Jones and Blackhawks in trouble, Kyrou's breakout, and Kraken impressions

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It's less than two weeks into the season and Chicago is already underwater.

On Thursday night, the Blackhawks' record wilted to 0-4-1 following a 4-1 loss to the Vancouver Canucks. Through five games, they've been outscored 21-9. The gap widens if special teams are excluded, with the opposition outscoring Chicago 17-3 during five-on-five action. Yikes.

The heat is on fourth-year head coach Jeremy Colliton, and fingers are being pointed in all directions for not only the dreadful early-season record but also the process by which the Blackhawks arrived at this unsavory point.

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It may all seem dramatic - there are 77 games to go - but, in reality, it's not. Chicago aggressively retooled this past offseason with the goal of returning to the playoffs and, really, none of the significant moves have panned out so far.

Not Marc-Andre Fleury, nor Tyler Johnson, nor Jake McCabe. Seth Jones certainly hasn't either.

Jones, a three-zone defenseman who finished fourth in Norris Trophy voting a few years ago, was acquired via trade from the Columbus Blue Jackets in July. Blackhawks general manager Stan Bowman sent promising blue-liner Adam Boqvist, two first-round picks, and a second-rounder to Columbus in exchange for Jones, a lower first-round selection, and a sixth-rounder. Then Bowman turned around and handed Jones, now 27, an eight-year contract extension (which doesn't kick in until 2022-23) at $9.5 million annually.

The Jones trade-and-sign was mocked by many, especially the analytics-savvy, because of the quality of assets Bowman sent to Columbus after Jones flat-out stunk in 2020-21. Jones' loyalists rebutted with the fact that he'd been an all-star-level defenseman the previous four seasons, and the last 18 months of pandemic life haven't been easy on anybody. Naturally, intrigue and expectation levels were high coming into Jones' first year in Chicago.

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Paired with veteran Calvin de Haan, Jones has been getting carved up too often through five games. It's true, Jones has flashed some brilliant play - especially in the club's overtime loss to the New Jersey Devils, where he was arguably the best player on the ice - but the overall body of work ain't pretty.

The underlying data suggests Jones isn't playing anywhere near his career-best right now. Yet five games is a tiny sample size, so it's more than possible Jones rebounds. Heck, he's earned the benefit of the doubt for at least a couple of months, seeing as in the past he's proven he can be a dominant NHL player.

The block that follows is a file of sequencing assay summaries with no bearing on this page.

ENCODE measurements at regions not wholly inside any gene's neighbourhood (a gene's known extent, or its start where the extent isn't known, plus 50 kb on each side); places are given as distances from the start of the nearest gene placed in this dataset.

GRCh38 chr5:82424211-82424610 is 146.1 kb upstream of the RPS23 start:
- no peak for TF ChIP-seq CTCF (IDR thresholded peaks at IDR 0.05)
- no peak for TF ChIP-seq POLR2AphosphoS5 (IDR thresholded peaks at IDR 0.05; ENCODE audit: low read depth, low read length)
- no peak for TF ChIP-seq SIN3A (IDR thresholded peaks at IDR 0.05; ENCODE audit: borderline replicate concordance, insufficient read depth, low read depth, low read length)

So, unlike some, I'm not ready to give up on the 2013 fourth overall pick. My confidence in Jones has assuredly eroded, but adjusting to a new city and learning a new system can take time. He deserves a little breathing room here.

The tricky thing is that Jones' nightly influence - good or bad - is outsized on this Blackhawks team. Because he plays nearly 26 minutes a night between even strength and the power play, and also tends to figure out a way to be heavily involved in the action every single shift - again, good or bad - Chicago will go as he goes. In other words, Jones is the Blackhawks' most important player.

To be clear, that's most important to righting the ship in 2021-22 and most important over the long term as the franchise attempts to win a fourth Stanley Cup this century. Oh boy, what a predicament Bowman has put himself in.

Are we witnessing a Kyrou breakout?

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Shortly after the St. Louis Blues drafted forward Jordan Kyrou in 2016, Derian Hatcher, the ex-NHLer and Kyrou's junior coach, touched base with Blues general manager Doug Armstrong. He had valuable insight to pass along.

First, Hatcher expressed to Armstrong how shocked he was that Kyrou was still available to the Blues at No. 35. Hatcher strongly believed the dynamic star of the OHL's Sarnia Sting was a first-round talent. Then, Hatcher explained to Armstrong how much Kyrou, an elite skater whose speed actually increased with the puck on his stick, reminded him of an old teammate.

"Mike Modano was the same way," Hatcher, who played with the Hall of Famer for 11 seasons in Dallas, told theScore this week. "Mike was able to make plays at full speed, which not many people can do in the NHL."

If the early returns of the Blues' season are any indication, Kyrou may well live up to the Modano 2.0 label soon. The 23-year-old right-winger has been electric, accumulating seven points (two goals, five primary assists) in three games despite ranking eighth in ice time (13:53) among St. Louis forwards.

His starring moment came Monday in a 7-4 victory over the Arizona Coyotes:

Yes, the Coyotes are terrible. Yet only a certain caliber of player can make a highlight-reel tally look so effortless. Here, Kyrou is audacious enough to dangle multiple opponents, and he possesses the requisite patience and skill to execute.

This is technically Kyrou's fourth NHL season, though he split time between the AHL (63 games) and NHL (44) in the first two. Last year, he posted a respectable 35 points in 55 games before signing a two-year, $5.6-million extension. So far, in 2021-22, he's taken even-strength shifts with center Brayden Schenn and either Jake Neighbours or Pavel Buchnevich.